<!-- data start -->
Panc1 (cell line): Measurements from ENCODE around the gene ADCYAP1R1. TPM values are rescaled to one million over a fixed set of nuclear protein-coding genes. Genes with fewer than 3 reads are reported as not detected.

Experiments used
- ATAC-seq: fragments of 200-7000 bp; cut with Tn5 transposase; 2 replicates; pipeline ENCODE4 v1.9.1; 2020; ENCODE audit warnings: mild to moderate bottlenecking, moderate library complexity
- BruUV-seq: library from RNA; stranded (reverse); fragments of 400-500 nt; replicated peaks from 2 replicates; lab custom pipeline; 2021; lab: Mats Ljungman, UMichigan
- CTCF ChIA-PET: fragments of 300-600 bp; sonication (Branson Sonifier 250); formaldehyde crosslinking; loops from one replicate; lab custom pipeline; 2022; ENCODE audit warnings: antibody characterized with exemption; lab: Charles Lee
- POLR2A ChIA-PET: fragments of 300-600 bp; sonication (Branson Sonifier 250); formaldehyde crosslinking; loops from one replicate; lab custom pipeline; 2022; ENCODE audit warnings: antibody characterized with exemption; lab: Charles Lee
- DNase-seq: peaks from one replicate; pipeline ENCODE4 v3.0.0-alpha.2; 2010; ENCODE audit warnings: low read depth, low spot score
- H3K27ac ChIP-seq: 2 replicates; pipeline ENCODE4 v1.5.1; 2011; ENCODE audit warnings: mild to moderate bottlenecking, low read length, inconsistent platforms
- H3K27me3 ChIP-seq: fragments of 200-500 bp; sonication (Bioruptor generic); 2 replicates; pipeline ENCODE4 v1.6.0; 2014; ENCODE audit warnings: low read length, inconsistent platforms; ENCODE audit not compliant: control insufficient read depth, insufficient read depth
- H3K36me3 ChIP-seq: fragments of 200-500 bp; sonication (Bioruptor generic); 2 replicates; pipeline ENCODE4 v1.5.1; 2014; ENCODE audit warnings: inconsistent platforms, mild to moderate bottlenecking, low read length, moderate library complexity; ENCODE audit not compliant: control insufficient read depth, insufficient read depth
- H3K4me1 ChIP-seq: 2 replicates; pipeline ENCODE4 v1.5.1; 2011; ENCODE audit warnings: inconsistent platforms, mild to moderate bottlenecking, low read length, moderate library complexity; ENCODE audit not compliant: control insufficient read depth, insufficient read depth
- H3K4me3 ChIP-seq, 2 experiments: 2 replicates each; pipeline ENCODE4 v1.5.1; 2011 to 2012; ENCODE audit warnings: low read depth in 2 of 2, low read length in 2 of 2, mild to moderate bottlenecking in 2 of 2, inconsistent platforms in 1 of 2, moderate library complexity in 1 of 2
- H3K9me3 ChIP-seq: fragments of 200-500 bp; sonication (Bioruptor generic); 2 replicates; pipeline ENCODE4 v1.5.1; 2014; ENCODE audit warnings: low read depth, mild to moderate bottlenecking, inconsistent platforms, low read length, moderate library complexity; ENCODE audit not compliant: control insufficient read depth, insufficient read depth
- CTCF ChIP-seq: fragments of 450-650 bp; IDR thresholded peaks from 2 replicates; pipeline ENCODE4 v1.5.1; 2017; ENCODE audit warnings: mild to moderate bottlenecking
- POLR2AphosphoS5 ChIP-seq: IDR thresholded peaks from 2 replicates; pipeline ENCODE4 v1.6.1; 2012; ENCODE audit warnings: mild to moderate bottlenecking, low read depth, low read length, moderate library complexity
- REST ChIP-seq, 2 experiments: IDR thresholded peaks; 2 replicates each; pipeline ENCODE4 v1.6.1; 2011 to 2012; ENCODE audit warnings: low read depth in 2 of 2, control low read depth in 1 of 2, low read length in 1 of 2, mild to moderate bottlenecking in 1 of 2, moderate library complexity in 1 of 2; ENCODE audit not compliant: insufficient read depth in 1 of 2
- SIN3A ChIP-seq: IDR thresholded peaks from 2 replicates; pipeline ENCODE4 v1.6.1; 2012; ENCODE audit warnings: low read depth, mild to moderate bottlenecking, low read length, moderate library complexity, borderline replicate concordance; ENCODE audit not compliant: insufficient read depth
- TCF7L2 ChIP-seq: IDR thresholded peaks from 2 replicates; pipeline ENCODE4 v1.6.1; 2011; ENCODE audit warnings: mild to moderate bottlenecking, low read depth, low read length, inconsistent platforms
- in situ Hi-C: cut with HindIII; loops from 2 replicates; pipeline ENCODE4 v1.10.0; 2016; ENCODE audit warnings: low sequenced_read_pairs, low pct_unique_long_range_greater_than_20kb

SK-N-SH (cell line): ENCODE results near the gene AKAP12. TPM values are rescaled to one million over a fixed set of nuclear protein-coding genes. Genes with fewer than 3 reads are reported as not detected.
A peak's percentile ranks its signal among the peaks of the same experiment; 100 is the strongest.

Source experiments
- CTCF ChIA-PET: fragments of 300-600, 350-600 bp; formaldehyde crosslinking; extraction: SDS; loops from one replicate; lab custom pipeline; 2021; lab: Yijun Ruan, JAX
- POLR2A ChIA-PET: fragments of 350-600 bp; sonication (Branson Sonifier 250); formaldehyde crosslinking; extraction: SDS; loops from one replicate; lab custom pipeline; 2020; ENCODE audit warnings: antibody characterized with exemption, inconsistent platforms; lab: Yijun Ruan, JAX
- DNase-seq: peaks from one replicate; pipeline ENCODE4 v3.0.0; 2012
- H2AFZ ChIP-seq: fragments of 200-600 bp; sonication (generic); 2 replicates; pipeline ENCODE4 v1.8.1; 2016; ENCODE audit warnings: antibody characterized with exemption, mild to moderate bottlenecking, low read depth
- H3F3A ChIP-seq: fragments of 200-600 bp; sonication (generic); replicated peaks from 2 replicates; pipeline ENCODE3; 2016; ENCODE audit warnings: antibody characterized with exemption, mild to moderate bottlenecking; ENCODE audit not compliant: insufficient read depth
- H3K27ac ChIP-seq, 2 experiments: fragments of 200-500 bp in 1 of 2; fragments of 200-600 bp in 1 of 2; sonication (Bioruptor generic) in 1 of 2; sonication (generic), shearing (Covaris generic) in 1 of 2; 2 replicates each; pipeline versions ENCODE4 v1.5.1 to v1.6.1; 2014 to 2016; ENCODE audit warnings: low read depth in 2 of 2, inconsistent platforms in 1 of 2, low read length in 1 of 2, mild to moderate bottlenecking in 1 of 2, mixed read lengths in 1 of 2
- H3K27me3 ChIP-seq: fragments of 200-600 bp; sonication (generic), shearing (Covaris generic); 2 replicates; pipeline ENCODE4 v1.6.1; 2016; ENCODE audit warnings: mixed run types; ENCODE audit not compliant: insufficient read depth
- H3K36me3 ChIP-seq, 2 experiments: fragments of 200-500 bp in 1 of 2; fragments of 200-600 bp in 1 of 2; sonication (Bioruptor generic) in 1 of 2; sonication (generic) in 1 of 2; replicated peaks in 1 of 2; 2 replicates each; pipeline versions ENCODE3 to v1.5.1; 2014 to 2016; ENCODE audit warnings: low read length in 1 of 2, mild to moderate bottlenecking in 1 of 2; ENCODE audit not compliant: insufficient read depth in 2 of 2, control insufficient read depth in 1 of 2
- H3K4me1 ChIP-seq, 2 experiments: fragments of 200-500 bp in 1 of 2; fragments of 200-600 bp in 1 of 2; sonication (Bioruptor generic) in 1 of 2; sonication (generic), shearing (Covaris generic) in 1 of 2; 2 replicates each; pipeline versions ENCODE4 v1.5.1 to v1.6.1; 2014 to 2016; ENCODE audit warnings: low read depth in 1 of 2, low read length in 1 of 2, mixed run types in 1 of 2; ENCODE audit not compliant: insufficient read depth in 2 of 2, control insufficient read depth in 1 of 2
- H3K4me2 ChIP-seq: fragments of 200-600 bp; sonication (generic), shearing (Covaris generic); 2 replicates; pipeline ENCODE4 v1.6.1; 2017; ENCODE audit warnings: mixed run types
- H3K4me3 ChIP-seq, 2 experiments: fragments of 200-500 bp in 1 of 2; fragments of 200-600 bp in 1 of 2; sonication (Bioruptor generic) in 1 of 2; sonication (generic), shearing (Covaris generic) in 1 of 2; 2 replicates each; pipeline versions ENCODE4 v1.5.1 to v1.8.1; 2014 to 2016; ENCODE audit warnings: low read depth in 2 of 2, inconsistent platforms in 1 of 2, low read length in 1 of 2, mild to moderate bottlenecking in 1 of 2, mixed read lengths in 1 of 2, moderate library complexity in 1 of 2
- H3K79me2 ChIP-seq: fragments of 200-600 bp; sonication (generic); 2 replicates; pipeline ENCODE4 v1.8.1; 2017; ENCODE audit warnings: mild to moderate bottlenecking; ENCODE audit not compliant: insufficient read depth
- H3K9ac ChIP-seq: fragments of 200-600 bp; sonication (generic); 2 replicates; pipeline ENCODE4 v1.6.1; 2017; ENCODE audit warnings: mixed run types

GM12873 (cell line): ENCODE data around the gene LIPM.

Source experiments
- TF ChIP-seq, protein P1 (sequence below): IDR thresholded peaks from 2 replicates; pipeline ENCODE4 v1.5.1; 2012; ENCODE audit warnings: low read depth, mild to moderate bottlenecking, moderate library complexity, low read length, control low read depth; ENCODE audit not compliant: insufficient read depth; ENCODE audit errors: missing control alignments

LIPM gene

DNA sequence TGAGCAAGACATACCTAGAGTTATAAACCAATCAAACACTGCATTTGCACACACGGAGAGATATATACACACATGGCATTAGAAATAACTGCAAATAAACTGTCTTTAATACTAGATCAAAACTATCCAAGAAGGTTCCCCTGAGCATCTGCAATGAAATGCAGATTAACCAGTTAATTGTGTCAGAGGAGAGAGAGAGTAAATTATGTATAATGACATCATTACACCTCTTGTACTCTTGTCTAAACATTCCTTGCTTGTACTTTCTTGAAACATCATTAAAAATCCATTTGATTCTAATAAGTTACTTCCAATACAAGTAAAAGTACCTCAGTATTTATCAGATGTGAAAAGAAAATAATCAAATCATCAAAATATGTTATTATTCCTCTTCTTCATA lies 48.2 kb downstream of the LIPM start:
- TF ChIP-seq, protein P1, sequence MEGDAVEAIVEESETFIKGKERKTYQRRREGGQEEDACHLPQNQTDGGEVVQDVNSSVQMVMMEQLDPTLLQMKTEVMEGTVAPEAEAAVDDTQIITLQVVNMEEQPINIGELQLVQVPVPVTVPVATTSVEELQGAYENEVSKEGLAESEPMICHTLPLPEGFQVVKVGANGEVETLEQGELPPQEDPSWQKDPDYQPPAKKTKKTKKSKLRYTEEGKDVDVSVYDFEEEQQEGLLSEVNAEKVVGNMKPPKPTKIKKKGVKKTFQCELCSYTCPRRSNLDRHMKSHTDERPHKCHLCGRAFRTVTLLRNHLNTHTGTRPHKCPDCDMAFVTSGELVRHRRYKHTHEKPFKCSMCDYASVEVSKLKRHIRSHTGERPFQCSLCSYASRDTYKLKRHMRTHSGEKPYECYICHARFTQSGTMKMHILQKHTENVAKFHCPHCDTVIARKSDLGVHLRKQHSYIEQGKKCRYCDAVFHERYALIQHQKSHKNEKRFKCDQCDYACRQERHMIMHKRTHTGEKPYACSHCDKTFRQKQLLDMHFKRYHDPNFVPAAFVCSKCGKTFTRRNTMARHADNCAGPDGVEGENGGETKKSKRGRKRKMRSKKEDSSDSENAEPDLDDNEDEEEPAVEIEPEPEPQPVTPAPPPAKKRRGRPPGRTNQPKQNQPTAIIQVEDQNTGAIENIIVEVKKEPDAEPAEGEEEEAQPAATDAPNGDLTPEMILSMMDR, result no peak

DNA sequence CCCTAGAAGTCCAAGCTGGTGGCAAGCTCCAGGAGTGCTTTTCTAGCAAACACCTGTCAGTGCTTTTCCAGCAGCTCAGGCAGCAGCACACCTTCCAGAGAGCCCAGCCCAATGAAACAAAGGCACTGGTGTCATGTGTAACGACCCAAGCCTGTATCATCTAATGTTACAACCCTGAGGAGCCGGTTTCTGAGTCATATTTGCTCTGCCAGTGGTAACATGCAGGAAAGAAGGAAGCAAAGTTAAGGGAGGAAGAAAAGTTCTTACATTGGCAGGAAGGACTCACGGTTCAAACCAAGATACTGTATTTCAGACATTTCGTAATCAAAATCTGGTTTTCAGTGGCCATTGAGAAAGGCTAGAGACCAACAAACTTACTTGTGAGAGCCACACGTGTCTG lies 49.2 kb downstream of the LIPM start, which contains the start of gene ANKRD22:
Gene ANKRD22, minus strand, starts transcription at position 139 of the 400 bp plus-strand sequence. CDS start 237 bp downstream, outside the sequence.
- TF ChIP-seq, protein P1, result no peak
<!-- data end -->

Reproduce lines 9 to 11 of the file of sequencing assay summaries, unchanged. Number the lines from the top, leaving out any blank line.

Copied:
- H3K27me3 ChIP-seq: fragments of 200-500 bp; sonication (Bioruptor generic); 2 replicates; pipeline ENCODE4 v1.6.0; 2014; ENCODE audit warnings: low read length, inconsistent platforms; ENCODE audit not compliant: control insufficient read depth, insufficient read depth
- H3K36me3 ChIP-seq: fragments of 200-500 bp; sonication (Bioruptor generic); 2 replicates; pipeline ENCODE4 v1.5.1; 2014; ENCODE audit warnings: inconsistent platforms, mild to moderate bottlenecking, low read length, moderate library complexity; ENCODE audit not compliant: control insufficient read depth, insufficient read depth
- H3K4me1 ChIP-seq: 2 replicates; pipeline ENCODE4 v1.5.1; 2011; ENCODE audit warnings: inconsistent platforms, mild to moderate bottlenecking, low read length, moderate library complexity; ENCODE audit not compliant: control insufficient read depth, insufficient read depth